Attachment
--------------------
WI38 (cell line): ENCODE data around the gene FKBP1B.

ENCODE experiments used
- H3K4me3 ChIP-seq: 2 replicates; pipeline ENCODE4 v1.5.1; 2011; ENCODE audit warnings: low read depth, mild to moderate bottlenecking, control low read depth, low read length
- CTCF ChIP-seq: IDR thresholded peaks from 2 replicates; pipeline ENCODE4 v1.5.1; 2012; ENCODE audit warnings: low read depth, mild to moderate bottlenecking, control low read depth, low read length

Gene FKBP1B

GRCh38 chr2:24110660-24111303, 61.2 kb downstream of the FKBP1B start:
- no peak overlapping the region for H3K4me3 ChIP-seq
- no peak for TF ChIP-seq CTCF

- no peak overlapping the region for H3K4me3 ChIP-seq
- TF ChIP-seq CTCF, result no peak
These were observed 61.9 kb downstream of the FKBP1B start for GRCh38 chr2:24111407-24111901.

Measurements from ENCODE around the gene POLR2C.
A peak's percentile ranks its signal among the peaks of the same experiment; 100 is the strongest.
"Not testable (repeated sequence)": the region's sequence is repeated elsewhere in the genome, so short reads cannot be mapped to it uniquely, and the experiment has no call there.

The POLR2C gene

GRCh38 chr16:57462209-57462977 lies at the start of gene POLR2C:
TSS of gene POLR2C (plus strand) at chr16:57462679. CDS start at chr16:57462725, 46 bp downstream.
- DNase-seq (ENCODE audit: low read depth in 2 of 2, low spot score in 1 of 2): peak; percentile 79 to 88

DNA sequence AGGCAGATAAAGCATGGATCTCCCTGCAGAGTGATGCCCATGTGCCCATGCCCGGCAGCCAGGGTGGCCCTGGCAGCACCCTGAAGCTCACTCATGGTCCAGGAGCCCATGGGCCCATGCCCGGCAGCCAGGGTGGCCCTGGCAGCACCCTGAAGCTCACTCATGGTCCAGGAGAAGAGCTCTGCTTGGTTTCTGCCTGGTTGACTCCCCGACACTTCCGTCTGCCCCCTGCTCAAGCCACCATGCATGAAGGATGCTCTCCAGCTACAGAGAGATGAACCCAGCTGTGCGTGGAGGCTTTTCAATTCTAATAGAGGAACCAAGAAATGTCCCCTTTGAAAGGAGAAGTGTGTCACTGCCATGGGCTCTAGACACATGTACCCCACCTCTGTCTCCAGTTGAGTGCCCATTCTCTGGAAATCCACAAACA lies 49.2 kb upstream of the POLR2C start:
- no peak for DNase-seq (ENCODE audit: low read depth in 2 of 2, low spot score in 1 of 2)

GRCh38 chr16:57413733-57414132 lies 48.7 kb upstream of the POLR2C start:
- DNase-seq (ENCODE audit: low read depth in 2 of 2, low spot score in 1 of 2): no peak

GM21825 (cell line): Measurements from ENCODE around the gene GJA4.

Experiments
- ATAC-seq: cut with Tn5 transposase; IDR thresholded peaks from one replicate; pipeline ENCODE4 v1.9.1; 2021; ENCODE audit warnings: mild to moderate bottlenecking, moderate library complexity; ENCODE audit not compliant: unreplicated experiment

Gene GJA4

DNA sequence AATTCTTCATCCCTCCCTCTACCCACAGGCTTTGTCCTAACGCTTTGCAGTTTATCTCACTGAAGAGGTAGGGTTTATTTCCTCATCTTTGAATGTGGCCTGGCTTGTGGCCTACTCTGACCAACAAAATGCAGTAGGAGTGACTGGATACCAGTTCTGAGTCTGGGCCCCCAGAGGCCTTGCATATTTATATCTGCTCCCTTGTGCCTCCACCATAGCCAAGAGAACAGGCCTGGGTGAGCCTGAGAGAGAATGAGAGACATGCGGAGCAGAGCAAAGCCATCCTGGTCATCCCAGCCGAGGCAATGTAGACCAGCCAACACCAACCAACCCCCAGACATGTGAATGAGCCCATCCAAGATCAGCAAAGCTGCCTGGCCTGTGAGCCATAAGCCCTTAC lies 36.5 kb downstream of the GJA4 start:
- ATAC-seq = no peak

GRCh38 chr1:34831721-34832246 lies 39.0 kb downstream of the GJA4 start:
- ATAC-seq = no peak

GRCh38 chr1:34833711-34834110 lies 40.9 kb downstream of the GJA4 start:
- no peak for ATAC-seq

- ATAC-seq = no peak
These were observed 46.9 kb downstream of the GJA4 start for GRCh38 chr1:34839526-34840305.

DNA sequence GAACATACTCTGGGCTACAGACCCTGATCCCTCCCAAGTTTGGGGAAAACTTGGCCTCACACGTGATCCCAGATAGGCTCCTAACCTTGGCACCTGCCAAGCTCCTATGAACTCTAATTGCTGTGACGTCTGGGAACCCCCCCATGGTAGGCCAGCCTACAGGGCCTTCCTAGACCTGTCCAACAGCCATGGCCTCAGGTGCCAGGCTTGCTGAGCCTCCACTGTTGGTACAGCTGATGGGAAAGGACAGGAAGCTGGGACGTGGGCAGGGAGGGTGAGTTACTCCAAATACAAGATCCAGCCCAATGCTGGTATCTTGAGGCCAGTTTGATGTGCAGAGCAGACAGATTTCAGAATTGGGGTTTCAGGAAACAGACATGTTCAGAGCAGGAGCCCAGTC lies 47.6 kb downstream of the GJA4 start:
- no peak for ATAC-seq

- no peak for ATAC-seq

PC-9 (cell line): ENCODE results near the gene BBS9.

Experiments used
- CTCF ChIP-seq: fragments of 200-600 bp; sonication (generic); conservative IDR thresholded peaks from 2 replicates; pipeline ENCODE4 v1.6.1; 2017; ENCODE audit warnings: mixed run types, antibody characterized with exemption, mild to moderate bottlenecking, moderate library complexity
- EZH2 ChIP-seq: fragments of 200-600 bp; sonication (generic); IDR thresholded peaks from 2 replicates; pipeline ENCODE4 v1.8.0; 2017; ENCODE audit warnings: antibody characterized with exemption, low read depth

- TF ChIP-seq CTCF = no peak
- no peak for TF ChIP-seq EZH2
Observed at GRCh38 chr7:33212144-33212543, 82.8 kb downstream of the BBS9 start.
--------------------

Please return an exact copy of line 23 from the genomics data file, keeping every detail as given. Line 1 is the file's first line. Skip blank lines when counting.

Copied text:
GM21825 (cell line): Measurements from ENCODE around the gene GJA4.